The Head, Global Research, Standard Chartered Bank, Razia Khan, has expressed concern over the relationship between growth in the financial sector and Nigeria’s gross domestic product (GDP).
She pointed out that Nigeria’s financial sector growth has been volatile.
The sector’s growth contracted immediately after the banking crisis and had posted a recovery later. However, grew at an average of only 0.9 per cent between 2010 and 2013.
This, Khan noted, comes “as something of a surprise.”
“This is atypical, and does not match the kind of relationship one would normally expect to see between growth in the financial sector and overall GDP.
“While Nigeria-specific issues are likely to have been a key influence, one would hope to see a normalisation of the relationship between financial sector growth and GDP growth over time,” she stated in a report to THISDAY at the weekend.
Nigeria’s real GDP was revised downwards to 5.49 per cent in 2013 from the projected 7.41 per cent earlier announced in the April rebasing exercise undertaken by the National Bureau of Statistics (NBS).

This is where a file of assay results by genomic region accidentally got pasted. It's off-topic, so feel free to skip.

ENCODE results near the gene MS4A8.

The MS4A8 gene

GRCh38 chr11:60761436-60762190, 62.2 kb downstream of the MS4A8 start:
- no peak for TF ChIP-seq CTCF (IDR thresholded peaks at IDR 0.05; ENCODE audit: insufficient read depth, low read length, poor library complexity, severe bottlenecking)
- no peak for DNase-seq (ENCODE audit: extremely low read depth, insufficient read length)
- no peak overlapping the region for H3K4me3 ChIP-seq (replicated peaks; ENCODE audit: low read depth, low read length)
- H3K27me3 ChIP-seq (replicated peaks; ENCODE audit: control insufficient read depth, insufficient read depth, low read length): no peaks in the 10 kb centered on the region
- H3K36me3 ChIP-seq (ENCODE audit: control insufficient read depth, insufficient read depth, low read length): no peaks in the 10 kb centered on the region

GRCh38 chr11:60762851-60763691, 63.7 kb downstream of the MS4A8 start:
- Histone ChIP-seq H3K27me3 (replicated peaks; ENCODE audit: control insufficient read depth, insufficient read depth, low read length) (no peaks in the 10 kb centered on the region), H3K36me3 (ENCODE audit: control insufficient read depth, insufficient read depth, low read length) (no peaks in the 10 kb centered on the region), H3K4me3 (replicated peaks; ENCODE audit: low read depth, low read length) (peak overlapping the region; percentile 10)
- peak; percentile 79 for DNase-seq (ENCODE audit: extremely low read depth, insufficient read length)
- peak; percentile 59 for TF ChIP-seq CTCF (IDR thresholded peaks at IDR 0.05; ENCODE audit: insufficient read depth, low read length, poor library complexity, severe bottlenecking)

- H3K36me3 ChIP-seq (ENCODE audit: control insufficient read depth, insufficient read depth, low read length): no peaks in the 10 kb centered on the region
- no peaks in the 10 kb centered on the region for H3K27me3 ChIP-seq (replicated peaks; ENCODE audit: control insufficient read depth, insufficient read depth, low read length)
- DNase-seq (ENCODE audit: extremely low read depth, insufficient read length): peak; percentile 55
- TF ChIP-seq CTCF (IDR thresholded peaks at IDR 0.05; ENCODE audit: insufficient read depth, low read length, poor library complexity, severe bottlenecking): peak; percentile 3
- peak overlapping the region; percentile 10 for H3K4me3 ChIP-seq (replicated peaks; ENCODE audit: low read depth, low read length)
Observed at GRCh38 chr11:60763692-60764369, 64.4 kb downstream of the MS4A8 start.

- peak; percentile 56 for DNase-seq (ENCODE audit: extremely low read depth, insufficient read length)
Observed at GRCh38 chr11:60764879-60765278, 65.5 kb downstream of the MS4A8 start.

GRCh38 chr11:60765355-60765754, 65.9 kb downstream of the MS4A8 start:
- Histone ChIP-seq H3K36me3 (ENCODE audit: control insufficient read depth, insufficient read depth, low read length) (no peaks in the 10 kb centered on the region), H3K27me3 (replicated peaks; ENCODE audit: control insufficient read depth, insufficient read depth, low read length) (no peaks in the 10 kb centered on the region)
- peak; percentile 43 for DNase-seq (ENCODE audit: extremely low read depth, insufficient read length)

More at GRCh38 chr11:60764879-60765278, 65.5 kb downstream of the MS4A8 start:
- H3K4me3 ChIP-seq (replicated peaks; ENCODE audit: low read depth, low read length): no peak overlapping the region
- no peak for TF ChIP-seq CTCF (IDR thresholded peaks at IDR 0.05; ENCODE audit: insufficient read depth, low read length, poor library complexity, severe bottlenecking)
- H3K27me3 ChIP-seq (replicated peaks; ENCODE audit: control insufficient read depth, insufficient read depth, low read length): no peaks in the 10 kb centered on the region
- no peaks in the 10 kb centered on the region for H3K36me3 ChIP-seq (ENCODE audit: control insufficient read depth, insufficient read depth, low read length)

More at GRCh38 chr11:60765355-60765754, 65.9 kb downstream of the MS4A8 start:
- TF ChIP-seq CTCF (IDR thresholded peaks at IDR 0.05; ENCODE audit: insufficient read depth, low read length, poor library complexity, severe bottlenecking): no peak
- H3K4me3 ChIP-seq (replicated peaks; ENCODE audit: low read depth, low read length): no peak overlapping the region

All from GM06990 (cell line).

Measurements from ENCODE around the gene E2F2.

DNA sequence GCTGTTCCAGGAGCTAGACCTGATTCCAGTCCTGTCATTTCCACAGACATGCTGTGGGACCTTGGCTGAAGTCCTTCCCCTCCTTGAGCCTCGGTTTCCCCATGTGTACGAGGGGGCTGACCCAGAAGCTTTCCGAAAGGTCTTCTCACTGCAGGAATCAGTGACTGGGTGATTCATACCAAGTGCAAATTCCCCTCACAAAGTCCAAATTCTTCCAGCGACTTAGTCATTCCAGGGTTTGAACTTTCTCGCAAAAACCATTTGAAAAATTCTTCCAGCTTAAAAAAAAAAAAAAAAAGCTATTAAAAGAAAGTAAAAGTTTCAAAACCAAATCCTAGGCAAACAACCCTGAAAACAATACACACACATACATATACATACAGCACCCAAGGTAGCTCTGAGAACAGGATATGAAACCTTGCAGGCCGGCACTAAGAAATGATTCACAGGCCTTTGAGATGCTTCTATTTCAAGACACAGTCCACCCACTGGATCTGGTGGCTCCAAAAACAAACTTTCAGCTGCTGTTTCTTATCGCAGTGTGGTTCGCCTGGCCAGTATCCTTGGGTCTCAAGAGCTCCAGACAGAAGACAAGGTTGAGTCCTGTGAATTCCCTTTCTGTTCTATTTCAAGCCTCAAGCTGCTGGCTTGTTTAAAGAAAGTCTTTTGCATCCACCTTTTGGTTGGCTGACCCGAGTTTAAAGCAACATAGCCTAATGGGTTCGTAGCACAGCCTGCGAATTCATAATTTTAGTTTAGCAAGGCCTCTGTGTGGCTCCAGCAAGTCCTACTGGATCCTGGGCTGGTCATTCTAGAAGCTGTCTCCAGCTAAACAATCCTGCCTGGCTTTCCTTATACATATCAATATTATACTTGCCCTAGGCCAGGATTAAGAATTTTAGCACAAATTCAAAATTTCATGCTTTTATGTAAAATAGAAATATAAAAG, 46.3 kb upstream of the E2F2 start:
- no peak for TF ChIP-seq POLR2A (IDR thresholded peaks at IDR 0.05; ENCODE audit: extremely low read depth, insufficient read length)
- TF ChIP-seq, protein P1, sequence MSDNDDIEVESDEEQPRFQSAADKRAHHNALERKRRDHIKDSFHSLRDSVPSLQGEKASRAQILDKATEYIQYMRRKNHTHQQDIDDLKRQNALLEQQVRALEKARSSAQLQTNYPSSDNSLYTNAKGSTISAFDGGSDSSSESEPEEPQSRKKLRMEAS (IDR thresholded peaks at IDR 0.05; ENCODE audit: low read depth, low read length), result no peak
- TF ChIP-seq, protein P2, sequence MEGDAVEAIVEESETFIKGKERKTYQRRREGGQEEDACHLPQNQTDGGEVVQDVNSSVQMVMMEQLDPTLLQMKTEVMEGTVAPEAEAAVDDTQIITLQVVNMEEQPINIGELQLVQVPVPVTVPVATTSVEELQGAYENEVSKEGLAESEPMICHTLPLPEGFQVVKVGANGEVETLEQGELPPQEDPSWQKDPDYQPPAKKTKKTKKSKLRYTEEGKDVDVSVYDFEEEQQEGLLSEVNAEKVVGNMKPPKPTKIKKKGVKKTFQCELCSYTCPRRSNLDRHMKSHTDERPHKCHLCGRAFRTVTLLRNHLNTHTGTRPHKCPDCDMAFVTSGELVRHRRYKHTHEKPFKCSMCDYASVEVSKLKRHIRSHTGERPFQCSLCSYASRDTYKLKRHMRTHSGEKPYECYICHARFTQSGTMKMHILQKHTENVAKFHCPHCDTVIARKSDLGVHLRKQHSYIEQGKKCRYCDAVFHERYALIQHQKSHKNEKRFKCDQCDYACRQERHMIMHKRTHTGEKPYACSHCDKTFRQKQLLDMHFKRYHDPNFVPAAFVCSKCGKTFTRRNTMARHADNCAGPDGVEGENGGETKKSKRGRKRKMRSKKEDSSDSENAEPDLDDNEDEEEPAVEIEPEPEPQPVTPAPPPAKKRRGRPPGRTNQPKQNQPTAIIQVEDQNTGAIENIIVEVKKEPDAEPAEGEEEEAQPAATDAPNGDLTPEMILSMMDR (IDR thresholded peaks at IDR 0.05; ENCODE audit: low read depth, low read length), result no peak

In its revised and final GDP rebasing results by output released at the weekend, the NBS also showed that the Nigeria’s real GDP output at constant price in 2013 stood at $407.85 billion (N63.218 trillion).
When the NBS released its rebased figures last April, the country’s nominal GDP output in 2013 was put at $510 billion (N79.050 trillion).
Continuing, Khan noted that latest GDP data was “not a surprise.”
Nigeria’s 2012 GDP was revised down to 4.21 per cent from an estimated 6.5 per cent previously. The data confirmed that first quarter 2012 exhibited particularly weak levels of activity.
“This reflects the slowdown that we observed in the immediate aftermath of the attempt to remove fuel subsidies in full, when activity was disrupted by protests initially, a worsening security situation, and the slow passage of Nigeria’s budget for that year.
“Even though the quarterly breakdown still suggests an acceleration of GDP over the course of 2013 (from 4.45% in Q1 2013 to 6.77% by Q4 2013), the average growth rate for 2013 is revised down to 5.5 per cent from about 7.3 per cent with the initial, rebased estimates.
“The immediate market impact of this data release is expected to be minimal. In the past, Nigerian GDP data was more guesswork than anything robust,” she stated.